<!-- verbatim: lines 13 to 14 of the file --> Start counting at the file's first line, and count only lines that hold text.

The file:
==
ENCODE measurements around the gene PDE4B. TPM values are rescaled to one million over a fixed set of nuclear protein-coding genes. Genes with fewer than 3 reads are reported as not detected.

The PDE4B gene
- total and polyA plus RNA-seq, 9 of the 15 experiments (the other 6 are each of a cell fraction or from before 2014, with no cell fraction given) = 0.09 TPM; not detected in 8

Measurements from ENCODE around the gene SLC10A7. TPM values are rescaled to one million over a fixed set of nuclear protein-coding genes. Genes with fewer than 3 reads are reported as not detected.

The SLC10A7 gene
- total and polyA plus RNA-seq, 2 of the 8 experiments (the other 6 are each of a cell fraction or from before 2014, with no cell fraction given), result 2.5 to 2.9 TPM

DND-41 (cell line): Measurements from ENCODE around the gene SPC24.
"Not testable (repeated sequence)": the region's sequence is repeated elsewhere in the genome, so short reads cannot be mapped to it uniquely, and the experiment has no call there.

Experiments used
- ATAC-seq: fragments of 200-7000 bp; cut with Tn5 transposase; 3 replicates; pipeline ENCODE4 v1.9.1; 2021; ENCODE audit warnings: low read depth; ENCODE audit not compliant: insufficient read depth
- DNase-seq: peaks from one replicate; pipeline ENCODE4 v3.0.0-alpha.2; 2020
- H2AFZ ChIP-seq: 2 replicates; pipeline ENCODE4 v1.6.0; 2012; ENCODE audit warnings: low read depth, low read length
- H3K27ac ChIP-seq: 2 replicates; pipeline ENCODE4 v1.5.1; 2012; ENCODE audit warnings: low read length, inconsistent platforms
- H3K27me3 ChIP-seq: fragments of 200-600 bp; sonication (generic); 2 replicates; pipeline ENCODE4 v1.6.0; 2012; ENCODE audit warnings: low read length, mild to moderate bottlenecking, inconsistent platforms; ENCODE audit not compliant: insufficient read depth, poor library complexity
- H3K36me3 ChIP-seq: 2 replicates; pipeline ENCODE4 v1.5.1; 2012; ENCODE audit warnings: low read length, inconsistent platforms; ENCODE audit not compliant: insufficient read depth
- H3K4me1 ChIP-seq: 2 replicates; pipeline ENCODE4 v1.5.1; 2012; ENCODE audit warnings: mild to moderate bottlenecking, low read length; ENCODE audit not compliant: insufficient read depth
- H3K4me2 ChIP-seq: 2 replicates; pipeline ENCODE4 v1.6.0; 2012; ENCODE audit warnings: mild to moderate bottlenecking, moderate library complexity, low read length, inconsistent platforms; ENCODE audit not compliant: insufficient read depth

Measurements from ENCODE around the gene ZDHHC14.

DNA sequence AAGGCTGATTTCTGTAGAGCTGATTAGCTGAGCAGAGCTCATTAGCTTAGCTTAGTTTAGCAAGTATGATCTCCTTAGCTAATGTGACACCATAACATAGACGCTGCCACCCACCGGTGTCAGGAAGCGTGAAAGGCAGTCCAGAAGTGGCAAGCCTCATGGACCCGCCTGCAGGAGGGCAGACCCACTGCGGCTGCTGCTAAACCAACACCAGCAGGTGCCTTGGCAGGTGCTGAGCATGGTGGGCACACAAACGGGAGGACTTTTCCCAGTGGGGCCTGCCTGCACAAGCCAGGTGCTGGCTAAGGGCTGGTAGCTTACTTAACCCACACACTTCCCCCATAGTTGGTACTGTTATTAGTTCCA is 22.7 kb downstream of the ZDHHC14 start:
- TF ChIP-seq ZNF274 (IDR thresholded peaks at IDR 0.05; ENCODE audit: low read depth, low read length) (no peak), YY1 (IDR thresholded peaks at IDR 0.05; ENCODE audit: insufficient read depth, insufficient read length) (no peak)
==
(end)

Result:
- H3K27ac ChIP-seq: 2 replicates; pipeline ENCODE4 v1.5.1; 2012; ENCODE audit warnings: low read length, inconsistent platforms
- H3K27me3 ChIP-seq: fragments of 200-600 bp; sonication (generic); 2 replicates; pipeline ENCODE4 v1.6.0; 2012; ENCODE audit warnings: low read length, mild to moderate bottlenecking, inconsistent platforms; ENCODE audit not compliant: insufficient read depth, poor library complexity